City delays decision on Southeast Side metal shredder permit

An assessment of the public health impact of rebranded General Iron operation has been slowed by COVID-related delays, the city said Tuesday.

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Southeast Side parent Alejandra Martinez speaks outside the Chicago Department of Public Health in the Loop, asking the city to deny a metal shredder from opening.

Pat Nabong/Sun-Times

The city won’t make a decision on whether to allow a controversial scrap metal operation to open on the Southeast Side until February or later, city health officials said Tuesday.

Chicago Public Health Commissioner Dr. Allison Arwady previously said she would decide by the end of January the fate of a permit for Southside Recycling, the rebuilt, relocated and rebranded General Iron. Residents have pushed back against the relocation of the polluting business from a white, affluent community to a low-income community of color already experiencing poor air quality.

Citing COVID-19, city officials now say that a health impact assessment related to the addition of more air pollution in an already environmentally burdened community has been slowed. A third virtual public meeting to discuss the assessment will be held sometime next month.

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“A third and final community meeting to discuss the [health assessment] findings is currently being scheduled,” a health department spokesman said in an email. “Because of delays caused by a COVID outbreak among the team assisting with on-site research and COVID-related lab slowdowns, we expect to hold the meeting in February.”

Arwady has said she will make a decision on issuing the operating permit shortly after the final public meeting.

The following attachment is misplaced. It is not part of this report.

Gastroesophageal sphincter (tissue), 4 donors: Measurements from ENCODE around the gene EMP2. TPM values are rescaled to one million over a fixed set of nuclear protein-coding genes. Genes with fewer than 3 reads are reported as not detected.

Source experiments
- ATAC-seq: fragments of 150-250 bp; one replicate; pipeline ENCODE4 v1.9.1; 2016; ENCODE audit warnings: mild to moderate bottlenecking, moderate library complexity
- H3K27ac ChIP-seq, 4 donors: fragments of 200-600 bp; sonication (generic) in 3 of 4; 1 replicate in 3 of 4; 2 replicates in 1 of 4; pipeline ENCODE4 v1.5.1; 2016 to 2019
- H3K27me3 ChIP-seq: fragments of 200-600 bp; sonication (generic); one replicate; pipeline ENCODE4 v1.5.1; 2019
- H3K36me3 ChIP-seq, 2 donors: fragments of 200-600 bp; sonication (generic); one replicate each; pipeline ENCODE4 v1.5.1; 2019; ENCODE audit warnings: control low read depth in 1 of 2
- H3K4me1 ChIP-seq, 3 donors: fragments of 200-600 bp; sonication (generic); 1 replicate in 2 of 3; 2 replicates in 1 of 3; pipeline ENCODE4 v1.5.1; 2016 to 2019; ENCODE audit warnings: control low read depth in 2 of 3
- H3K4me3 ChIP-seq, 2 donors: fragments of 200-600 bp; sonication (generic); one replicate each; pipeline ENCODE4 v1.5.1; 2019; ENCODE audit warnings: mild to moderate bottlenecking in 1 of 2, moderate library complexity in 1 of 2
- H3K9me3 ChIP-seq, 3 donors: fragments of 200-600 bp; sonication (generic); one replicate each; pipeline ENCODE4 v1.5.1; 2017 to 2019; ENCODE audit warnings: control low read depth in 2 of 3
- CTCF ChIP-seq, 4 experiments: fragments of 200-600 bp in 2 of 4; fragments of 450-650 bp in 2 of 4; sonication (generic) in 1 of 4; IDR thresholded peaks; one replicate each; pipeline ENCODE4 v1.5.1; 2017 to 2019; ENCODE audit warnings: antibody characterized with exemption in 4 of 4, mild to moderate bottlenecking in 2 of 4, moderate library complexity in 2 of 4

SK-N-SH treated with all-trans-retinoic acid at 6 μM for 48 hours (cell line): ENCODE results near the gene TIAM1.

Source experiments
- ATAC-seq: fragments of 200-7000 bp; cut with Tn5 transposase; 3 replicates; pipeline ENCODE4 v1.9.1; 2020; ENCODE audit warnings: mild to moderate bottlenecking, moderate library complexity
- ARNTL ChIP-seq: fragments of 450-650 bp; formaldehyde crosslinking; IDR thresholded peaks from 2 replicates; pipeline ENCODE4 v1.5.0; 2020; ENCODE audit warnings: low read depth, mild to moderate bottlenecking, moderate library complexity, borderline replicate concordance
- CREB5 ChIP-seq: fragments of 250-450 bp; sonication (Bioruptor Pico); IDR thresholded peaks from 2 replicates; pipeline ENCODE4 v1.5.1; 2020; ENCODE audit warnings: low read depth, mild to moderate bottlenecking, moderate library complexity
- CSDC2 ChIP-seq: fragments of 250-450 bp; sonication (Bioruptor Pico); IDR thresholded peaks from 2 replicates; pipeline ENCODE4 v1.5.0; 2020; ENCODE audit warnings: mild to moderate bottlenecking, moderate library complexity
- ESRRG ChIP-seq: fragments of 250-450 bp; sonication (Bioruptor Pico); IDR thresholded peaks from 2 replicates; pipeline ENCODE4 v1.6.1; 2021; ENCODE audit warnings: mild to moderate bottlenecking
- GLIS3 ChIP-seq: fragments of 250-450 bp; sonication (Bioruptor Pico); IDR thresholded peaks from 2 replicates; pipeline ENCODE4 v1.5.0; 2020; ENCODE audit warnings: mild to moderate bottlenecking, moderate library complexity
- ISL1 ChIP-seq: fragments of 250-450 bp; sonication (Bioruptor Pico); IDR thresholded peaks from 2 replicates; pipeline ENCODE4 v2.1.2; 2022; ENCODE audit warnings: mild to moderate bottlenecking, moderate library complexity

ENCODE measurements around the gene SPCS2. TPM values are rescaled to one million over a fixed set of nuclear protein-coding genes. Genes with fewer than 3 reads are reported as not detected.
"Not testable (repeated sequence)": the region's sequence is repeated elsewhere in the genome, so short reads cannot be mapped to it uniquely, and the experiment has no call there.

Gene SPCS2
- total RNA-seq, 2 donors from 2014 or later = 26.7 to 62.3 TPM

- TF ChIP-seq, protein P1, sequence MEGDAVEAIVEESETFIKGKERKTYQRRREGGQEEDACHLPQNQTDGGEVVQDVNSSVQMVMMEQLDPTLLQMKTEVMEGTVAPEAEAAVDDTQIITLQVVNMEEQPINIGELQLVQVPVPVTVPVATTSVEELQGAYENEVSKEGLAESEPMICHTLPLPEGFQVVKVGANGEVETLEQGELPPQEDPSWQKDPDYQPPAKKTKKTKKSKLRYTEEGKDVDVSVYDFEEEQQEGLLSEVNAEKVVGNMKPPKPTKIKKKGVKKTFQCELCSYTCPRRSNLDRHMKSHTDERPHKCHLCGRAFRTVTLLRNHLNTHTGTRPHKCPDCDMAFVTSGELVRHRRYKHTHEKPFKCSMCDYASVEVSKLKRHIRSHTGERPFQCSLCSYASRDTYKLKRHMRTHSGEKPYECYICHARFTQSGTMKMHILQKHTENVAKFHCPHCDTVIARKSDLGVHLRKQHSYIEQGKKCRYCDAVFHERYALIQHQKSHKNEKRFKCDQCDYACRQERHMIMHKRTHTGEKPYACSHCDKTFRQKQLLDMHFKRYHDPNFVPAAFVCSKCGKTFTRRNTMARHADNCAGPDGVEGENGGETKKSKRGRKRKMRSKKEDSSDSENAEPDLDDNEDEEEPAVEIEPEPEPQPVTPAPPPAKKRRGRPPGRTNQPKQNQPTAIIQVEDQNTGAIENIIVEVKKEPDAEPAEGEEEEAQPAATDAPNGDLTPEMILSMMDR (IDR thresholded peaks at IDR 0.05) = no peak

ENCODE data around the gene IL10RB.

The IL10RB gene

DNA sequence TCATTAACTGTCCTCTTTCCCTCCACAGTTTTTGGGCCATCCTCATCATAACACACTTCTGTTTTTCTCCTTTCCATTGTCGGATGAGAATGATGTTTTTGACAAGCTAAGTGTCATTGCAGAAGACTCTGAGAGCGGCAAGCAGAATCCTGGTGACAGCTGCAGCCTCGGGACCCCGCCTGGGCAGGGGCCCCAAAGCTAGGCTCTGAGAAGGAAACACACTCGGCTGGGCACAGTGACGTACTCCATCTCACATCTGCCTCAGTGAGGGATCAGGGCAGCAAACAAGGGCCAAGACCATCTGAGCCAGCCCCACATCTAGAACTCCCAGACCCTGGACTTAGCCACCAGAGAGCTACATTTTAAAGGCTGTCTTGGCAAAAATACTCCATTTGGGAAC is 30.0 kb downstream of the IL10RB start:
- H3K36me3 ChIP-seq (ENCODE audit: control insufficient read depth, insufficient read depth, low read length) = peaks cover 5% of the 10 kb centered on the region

On Tuesday, a group of environmental and community organizers delivered three letters, including a petition led by University of Illinois Chicago public health faculty, to Arwady’s downtown office asking her to deny the metal shredder’s permit.

Other health professionals, including members of Arwady’s own advisory board, have made similar pleas.

The fight has drawn the interest of federal housing officials who are investigating whether the city’s zoning and land-use practices are racist and violate the civil rights of Chicago’s residents. The permit decision was delayed after President Joe Biden’s top environmental official asked the city to conduct the health assessment.

On Monday, Rep. Jesus “Chuy” Garcia, D-Ill., called for the rejection of not only the Southeast Side permit but also of a city operating permit being sought by Pilsen metal shredder Sims Metal Management.

“Sims Metal and General Iron have abysmal track records when it comes to the environment and the safety of the communities,” Garcia said in a statement. “Our communities deserve better, particularly Latino and Black residents who experience higher rates of respiratory illness from polluting facilities.”

Brett Chase’s reporting on the environment and public health is made possible by a grant from The Chicago Community Trust.

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